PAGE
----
Harry and George’s story

Harry and George are two of the cheekiest, most sociable boys.

They love being noisy. The brothers both have a rare genetic condition. It’s so rare that there are only around 100 cases in the world.

They visit Acorns for the Three Counties for short breaks and respite stays, which gives their mum Liz and dad John time to recharge their batteries. Liz explains:

“I remember coming to Acorns for the first time with George and actually getting a little emotional. It was just so wonderful. Everyone was welcoming and they’d made George’s bedroom so personal to him.

“There was a little sign with his name on the door and it was so beautiful inside. The staff gushed over him too. It’s these little touches that really show how Acorns is a very special place.”

“Every single person at the hospice just cares so much. From the nurses, to the gardeners, to the chefs, they just want to help. You can tell that they would do anything for you and your child to bring a bit of happiness into your life.

“Knowing Harry and George are having a good time when at Acorns means my husband and I can relax and enjoy our time together whilst they are being cared for. We can just be us which is amazing.

Boy lay down on a large pillow with stars on it.

“We can use that time to be a couple and take our other son on trips, just the three of us. Something as simple as a lie in and staying in our pyjamas for the day just isn’t possible without Acorns there.

A young boy playing in bed at Acorns

“For me, life before Acorns felt quite lonely. We didn’t really have anyone to talk to who understood what it’s like to bring up a child with complex needs.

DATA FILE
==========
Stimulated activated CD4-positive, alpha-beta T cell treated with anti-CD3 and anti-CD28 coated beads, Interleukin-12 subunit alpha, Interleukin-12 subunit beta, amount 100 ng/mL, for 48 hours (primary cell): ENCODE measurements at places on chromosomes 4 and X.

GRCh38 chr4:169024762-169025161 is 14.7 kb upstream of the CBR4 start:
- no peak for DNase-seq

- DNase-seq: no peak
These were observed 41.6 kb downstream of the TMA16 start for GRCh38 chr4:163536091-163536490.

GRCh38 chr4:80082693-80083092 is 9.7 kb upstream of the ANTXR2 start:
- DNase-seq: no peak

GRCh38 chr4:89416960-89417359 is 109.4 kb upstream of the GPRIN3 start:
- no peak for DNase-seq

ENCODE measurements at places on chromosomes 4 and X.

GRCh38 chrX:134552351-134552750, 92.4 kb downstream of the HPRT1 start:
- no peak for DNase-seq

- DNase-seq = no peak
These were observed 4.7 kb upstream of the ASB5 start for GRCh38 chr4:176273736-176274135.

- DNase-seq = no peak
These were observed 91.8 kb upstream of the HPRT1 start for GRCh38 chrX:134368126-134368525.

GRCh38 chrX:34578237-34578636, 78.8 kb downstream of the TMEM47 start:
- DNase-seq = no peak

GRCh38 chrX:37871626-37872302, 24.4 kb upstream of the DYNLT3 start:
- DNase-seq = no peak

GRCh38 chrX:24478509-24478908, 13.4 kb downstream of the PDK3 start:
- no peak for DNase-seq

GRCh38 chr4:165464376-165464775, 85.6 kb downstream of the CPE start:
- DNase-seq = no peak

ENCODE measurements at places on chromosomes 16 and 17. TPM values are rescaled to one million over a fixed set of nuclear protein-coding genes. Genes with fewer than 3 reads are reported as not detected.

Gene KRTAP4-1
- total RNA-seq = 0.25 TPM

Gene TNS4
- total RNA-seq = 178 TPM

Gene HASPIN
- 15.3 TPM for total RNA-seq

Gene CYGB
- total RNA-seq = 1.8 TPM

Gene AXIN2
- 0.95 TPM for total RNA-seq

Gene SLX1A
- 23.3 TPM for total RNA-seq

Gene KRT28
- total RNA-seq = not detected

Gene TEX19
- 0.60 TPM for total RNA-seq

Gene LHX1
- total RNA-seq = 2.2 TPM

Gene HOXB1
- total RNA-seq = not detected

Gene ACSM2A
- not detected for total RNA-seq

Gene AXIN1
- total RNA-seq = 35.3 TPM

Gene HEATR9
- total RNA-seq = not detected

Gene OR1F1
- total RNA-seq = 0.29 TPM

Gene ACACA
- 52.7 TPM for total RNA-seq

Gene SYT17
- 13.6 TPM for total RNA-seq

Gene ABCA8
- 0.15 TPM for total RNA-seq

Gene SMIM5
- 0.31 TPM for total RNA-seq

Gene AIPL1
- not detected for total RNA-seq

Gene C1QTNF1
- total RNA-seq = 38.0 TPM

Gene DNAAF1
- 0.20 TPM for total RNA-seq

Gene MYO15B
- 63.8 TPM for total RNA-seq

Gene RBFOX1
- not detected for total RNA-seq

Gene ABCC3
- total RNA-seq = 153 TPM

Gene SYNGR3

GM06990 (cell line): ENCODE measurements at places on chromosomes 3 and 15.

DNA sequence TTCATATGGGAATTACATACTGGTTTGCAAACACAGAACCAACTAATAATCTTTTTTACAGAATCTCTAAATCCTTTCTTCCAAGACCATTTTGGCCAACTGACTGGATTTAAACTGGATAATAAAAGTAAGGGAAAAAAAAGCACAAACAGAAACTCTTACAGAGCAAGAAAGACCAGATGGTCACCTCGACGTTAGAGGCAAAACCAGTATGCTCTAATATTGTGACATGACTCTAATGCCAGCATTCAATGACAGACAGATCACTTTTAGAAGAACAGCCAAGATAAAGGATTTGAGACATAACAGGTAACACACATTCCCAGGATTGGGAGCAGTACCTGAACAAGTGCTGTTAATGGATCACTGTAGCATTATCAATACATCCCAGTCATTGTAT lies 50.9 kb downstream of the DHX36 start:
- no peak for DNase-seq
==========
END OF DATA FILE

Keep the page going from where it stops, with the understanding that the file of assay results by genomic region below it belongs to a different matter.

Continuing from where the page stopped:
“By having an Acorns staff member there at the end of the phone who you can call at any time and ask anything has been a lifeline.

“Our Family Practitioner is always there for us and will help in any way she can. She always tells me not to hold back. To call her and ask for help if we need it. She has stepped in many times to help when things have been hard. She has helped bring feelings to a better place and has made stressful situations bearable.

“Some of these may sound like little things: a lie in, someone to talk to, a sign on the door. But to me and to Harry and George they are invaluable. It’s the little things that Acorns do that you didn’t know would change your life.”

Help support us

Hundreds of local babies, children and young people rely on Acorns Children’s Hospice for specialist 24-hour care and support. In turn, Acorns relies on people like you to fund the majority of our services. Your support with any charitable donation you can make is vital in helping us to continue the work that we do.

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For more information or for interview, photograph or filming opportunities, contact the PR and Communications team at news@acorns.org.uk.

Notes to editors:

Due to the sensitive nature of Acorns care services it refrains from using the words ‘terminal’ or ‘terminally ill’ in its press releases and public communications when describing the children who use Acorns and the conditions that they have. Instead, Acorns uses the words ‘life limited’, ‘life limiting’, or ‘life threatening’. Acorns kindly requests that you respect this in your communications when referring to Acorns Children’s Hospice. Acorns children have a lot of living to do. Thank you.